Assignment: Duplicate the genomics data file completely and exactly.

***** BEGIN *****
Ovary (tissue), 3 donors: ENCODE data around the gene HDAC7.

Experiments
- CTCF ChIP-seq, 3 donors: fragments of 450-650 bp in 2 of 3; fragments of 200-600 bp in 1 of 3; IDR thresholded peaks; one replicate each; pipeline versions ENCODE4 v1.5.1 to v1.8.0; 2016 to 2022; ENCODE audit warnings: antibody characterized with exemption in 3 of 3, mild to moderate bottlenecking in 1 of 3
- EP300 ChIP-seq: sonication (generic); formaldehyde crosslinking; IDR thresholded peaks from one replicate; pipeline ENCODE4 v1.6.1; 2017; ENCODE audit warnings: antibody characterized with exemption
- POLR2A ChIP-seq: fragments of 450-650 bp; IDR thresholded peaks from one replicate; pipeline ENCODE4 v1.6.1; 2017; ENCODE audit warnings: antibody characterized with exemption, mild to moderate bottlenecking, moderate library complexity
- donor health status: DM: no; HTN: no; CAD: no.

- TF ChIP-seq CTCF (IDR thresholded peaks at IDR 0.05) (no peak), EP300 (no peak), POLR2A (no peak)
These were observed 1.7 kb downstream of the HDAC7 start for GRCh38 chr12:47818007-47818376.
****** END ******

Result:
Ovary (tissue), 3 donors: ENCODE data around the gene HDAC7.

Experiments
- CTCF ChIP-seq, 3 donors: fragments of 450-650 bp in 2 of 3; fragments of 200-600 bp in 1 of 3; IDR thresholded peaks; one replicate each; pipeline versions ENCODE4 v1.5.1 to v1.8.0; 2016 to 2022; ENCODE audit warnings: antibody characterized with exemption in 3 of 3, mild to moderate bottlenecking in 1 of 3
- EP300 ChIP-seq: sonication (generic); formaldehyde crosslinking; IDR thresholded peaks from one replicate; pipeline ENCODE4 v1.6.1; 2017; ENCODE audit warnings: antibody characterized with exemption
- POLR2A ChIP-seq: fragments of 450-650 bp; IDR thresholded peaks from one replicate; pipeline ENCODE4 v1.6.1; 2017; ENCODE audit warnings: antibody characterized with exemption, mild to moderate bottlenecking, moderate library complexity
- donor health status: DM: no; HTN: no; CAD: no.

- TF ChIP-seq CTCF (IDR thresholded peaks at IDR 0.05) (no peak), EP300 (no peak), POLR2A (no peak)
These were observed 1.7 kb downstream of the HDAC7 start for GRCh38 chr12:47818007-47818376.